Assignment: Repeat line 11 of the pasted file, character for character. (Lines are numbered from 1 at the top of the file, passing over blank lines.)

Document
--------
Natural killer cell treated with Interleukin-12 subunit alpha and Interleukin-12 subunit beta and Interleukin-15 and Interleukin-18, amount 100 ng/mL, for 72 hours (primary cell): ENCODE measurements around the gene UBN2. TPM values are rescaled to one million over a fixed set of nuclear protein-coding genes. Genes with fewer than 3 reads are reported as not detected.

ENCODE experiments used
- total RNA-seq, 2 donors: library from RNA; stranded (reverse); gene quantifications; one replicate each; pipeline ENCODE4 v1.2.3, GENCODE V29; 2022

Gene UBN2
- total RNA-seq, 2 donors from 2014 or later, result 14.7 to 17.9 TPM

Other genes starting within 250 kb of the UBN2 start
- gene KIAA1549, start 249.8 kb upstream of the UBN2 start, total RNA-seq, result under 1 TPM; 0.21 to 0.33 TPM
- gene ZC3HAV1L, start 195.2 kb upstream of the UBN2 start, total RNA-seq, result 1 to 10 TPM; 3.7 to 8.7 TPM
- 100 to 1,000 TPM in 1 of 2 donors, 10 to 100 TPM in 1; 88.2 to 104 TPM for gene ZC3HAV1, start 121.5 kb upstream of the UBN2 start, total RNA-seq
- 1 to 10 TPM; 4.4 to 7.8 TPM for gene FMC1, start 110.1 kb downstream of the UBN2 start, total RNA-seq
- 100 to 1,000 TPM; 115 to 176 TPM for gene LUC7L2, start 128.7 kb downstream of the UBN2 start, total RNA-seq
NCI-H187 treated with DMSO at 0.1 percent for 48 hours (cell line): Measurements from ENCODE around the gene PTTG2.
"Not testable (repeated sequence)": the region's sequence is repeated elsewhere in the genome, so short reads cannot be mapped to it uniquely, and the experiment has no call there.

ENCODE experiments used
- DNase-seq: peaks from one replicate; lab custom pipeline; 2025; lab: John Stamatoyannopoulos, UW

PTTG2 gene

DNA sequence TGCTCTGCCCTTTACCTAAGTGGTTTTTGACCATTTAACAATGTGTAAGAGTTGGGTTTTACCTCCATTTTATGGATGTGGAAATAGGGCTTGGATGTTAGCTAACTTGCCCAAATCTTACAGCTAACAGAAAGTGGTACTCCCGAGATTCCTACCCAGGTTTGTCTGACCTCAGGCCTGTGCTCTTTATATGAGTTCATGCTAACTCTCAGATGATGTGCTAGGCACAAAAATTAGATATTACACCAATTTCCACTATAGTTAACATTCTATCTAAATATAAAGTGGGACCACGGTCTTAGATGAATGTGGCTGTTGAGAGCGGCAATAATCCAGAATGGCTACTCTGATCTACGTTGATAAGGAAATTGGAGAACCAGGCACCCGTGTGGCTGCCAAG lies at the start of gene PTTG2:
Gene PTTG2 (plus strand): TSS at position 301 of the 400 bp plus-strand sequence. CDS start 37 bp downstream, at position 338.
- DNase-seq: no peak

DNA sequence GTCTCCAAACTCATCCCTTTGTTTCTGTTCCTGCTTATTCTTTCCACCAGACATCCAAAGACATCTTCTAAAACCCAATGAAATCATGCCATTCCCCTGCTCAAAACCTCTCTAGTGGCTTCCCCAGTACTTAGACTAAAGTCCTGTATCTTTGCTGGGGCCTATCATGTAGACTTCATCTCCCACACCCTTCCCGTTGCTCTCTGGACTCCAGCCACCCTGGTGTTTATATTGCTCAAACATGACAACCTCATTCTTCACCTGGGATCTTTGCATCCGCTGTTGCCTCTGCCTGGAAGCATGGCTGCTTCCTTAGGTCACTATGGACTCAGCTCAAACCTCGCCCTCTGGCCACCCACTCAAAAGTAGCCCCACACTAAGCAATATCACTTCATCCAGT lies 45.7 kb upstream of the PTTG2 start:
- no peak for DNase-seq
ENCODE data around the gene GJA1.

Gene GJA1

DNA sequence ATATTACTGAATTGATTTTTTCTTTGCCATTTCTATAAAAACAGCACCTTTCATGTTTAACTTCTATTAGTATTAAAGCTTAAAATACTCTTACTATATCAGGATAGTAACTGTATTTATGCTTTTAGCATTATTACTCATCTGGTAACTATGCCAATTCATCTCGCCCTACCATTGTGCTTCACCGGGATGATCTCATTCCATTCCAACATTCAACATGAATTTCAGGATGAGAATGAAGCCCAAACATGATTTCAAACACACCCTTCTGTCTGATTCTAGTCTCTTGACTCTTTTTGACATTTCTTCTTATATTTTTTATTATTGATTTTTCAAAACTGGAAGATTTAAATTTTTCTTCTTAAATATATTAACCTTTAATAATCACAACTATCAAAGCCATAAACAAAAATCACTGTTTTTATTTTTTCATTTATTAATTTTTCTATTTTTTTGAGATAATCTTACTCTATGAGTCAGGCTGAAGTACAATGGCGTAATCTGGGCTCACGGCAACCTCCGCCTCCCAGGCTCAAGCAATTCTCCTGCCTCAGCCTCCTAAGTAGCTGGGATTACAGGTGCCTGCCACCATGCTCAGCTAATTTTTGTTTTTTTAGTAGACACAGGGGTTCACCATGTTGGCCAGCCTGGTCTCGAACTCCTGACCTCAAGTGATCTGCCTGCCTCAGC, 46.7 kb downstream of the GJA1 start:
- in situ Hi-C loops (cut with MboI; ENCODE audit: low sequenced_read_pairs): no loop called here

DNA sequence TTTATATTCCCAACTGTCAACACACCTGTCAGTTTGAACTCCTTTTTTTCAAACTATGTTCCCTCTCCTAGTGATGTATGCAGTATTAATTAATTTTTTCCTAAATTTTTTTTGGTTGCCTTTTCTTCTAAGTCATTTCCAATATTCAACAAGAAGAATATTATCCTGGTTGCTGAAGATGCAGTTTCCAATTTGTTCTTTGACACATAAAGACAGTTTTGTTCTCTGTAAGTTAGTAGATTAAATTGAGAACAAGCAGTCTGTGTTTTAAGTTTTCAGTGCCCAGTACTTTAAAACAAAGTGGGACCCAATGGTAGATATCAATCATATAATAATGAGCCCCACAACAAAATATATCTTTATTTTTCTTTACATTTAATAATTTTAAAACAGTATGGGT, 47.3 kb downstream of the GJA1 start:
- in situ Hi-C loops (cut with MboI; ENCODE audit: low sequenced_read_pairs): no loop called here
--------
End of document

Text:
- 100 to 1,000 TPM; 115 to 176 TPM for gene LUC7L2, start 128.7 kb downstream of the UBN2 start, total RNA-seq